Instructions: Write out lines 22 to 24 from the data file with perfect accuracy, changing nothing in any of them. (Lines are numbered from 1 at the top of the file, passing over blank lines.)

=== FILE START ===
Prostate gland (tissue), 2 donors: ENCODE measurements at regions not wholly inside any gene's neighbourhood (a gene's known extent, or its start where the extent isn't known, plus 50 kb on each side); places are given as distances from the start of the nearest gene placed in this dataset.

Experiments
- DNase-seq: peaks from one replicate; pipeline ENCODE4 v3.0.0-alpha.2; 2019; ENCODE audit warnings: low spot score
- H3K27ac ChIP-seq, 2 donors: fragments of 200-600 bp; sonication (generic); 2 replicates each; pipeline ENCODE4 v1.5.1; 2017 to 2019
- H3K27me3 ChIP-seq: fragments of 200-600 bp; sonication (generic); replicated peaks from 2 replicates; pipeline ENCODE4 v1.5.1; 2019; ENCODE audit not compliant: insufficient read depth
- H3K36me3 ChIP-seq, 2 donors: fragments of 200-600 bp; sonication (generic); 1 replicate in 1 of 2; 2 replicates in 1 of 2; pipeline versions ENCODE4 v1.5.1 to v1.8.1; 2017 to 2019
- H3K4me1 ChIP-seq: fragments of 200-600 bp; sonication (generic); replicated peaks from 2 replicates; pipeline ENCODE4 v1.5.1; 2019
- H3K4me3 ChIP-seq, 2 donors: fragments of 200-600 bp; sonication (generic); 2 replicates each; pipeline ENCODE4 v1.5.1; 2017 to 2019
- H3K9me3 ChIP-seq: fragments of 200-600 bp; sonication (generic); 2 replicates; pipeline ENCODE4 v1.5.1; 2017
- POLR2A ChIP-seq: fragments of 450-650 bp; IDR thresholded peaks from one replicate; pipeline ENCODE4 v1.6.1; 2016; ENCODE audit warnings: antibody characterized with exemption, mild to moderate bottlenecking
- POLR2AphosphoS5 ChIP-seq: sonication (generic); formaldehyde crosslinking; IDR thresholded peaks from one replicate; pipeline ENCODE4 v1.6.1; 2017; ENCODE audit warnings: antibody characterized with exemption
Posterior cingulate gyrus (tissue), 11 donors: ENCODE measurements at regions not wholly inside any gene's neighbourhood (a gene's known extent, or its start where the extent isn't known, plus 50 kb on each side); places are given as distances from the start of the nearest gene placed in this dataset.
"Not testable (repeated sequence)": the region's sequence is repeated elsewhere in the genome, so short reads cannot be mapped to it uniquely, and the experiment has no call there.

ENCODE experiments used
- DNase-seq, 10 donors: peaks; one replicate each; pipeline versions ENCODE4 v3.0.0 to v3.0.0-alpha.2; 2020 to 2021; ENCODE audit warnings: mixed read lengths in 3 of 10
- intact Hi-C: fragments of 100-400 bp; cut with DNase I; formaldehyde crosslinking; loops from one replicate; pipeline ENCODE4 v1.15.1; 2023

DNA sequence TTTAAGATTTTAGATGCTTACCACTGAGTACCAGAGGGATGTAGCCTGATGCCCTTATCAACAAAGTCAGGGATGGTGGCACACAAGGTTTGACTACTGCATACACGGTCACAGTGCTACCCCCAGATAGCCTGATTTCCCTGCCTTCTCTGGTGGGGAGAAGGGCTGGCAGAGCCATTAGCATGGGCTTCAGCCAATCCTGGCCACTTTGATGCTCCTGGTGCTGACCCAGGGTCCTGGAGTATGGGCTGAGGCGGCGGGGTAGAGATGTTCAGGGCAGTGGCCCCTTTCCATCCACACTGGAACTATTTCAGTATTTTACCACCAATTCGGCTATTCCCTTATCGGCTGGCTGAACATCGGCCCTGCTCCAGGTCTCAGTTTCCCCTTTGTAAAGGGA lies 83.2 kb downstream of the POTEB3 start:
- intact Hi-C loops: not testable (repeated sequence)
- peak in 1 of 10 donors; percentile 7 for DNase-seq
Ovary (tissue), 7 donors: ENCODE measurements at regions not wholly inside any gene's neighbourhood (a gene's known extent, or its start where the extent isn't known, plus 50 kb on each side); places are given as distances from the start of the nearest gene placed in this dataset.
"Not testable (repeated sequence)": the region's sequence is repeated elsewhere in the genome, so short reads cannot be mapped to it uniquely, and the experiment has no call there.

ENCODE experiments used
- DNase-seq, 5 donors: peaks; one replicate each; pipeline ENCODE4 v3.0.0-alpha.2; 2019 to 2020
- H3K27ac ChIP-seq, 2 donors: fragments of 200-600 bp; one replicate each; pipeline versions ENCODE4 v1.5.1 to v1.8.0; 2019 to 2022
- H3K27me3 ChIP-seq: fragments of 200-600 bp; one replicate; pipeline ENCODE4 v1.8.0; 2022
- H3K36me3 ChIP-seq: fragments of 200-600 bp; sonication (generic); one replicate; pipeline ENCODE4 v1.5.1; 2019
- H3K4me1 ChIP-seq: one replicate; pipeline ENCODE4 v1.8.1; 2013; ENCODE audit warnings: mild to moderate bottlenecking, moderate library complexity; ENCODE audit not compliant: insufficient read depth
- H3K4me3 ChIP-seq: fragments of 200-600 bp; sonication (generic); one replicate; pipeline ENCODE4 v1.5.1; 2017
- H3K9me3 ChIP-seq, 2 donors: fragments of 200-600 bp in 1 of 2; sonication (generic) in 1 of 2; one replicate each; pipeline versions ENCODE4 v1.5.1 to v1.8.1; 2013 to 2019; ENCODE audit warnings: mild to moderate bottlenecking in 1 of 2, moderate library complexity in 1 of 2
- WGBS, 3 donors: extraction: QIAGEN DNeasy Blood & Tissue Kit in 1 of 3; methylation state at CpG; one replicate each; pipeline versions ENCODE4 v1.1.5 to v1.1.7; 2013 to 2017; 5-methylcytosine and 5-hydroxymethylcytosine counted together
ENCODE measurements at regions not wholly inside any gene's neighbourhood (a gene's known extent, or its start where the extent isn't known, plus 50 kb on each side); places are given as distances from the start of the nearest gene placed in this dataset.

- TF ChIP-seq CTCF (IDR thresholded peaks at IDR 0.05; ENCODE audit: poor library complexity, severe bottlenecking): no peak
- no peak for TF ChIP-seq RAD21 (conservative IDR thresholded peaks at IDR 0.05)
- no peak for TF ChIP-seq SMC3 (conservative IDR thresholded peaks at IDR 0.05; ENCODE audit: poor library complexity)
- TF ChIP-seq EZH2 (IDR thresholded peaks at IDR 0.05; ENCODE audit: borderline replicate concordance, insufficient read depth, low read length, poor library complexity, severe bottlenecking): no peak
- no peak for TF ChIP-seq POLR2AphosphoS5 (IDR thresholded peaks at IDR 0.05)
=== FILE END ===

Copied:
ENCODE experiments used
- DNase-seq, 5 donors: peaks; one replicate each; pipeline ENCODE4 v3.0.0-alpha.2; 2019 to 2020
- H3K27ac ChIP-seq, 2 donors: fragments of 200-600 bp; one replicate each; pipeline versions ENCODE4 v1.5.1 to v1.8.0; 2019 to 2022